By Yann Morvan, Legrand
Today most of the world follows ANSI/TIA-568 or ISO/IEC 11801 standards when it comes to structured cabling installations. Both standards were developed with the intent to support a range of current and future devices or applications that may appear in a building over an eight- to ten-year lifespan with permanent communication infrastructure. These standards have served the industry well, but they are now being challenged by modern technologies looking for faster, broader and more-permanent deployment within the building environment.
The exponential increase in wireless access points and IP-based cameras coupled with the proliferation of the Internet of Things and its related applications have encouraged installers and end users to revisit traditional cabling approaches intended to support these relatively permanent devices. New end devices, like Power over Ethernet (PoE) LED fixtures, are being considered fixed or permanent, therefore not requiring the same flexibility that the standards call for.
With these new technologies, we are witnessing the conversion of many commercial building devices and systems from analog, to digital, and now IP-addressable. The resulting migration of these devices and systems to four-twisted-pair cabling represents an additional class of equipment looking to be served by versions of communication cabling.
These market changes raise the question of whether these new types of devices are best served by: 1) existing structured cabling design, 2) modified structured cabling design, or 3) device-specific cabling to support new devices and systems.
Field termination of horizontal cabling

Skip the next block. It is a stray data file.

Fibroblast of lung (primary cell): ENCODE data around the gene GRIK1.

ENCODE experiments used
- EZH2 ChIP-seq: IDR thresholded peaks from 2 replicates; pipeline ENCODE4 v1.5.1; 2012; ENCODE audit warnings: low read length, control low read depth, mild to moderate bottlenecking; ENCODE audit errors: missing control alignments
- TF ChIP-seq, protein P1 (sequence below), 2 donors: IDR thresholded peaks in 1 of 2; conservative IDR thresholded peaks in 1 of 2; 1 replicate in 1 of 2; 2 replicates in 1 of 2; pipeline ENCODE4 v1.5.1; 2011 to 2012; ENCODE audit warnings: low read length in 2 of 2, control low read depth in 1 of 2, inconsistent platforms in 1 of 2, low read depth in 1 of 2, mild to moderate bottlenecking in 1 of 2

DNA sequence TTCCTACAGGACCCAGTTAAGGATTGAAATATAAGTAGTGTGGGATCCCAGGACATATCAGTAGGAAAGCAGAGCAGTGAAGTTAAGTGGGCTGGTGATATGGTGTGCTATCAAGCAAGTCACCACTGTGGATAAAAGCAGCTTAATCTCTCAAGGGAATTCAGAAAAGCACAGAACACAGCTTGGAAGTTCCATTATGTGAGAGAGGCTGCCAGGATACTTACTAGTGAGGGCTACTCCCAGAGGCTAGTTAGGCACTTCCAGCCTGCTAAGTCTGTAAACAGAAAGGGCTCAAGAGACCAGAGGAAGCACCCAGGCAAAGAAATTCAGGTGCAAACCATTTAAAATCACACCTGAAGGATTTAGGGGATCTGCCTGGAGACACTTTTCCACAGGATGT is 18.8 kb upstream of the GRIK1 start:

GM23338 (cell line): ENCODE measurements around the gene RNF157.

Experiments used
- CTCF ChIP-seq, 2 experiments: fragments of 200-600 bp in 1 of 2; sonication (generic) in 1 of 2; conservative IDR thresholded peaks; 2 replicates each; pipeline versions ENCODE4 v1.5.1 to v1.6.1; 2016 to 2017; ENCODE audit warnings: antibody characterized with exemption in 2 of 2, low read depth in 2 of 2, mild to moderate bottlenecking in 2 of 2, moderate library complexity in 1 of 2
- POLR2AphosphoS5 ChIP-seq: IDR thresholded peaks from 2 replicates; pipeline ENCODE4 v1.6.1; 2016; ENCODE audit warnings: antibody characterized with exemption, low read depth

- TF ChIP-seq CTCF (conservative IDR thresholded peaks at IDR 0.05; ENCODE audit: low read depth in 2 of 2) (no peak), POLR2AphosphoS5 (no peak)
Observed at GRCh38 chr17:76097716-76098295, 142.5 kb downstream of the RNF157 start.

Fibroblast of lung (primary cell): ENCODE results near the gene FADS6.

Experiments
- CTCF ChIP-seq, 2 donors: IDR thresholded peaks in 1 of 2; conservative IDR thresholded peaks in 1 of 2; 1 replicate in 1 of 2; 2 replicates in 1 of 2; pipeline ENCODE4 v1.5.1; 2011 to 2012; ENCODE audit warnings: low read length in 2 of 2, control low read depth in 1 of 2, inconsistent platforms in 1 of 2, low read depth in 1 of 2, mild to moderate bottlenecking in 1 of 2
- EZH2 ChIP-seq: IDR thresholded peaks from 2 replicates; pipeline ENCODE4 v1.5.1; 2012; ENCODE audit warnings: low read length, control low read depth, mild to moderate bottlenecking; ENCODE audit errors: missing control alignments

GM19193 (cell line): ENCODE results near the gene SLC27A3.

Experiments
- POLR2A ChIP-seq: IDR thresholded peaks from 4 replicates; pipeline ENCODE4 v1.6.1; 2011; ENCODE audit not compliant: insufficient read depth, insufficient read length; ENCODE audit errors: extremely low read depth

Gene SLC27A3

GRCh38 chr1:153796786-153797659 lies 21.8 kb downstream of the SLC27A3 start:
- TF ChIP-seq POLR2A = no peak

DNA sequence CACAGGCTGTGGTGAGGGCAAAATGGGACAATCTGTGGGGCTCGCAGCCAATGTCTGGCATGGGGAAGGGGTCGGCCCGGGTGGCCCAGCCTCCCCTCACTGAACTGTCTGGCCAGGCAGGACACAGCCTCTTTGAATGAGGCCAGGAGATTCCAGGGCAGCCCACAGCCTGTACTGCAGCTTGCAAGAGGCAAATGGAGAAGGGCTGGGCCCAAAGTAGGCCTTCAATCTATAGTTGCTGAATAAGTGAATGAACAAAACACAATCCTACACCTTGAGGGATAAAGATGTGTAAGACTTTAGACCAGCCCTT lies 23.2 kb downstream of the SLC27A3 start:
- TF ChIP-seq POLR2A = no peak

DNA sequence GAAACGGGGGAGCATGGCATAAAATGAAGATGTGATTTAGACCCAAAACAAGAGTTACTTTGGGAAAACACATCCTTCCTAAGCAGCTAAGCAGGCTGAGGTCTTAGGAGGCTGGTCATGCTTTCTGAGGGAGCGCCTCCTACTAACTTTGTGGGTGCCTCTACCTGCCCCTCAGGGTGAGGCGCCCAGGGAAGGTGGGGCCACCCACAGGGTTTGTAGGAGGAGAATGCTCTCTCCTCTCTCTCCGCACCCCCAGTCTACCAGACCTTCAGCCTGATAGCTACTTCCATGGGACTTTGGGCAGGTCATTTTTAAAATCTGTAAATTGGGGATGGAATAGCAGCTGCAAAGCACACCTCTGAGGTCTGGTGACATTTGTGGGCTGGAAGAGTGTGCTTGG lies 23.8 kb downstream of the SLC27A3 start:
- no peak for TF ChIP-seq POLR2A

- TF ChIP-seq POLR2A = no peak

With the addition of these more-permanent fixtures and devices within the building, we are witnessing a growing demand for adding a plug directly onto the end of horizontal cabling without the use of a patching field, such as a consolidation point or surface-mount box. While the TIA-568 standards do not support this yet, the TIA is currently evaluating this practice and developing the appropriate testing methodologies.
The standards support plug termination onto horizontal cable, typically solid-conductor cable, only if it plugs into a modular consolidation point or onto cables coming from the back of a panel to plug into another panel. These kinds of methods are allowed because they comply with the channel and link guidelines and can also be tested as part of the final installed link or channel. Field termination on patch cords is also allowed because it can be tested to patch cord component specification.
The TIA TR-42.7 subcommittee currently is working on a normative annex to the TIA-568.2-D standard to include direct termination of horizontal cabling with a plug, also currently known as “modular plug terminated link” or MPTL within the standards discussions.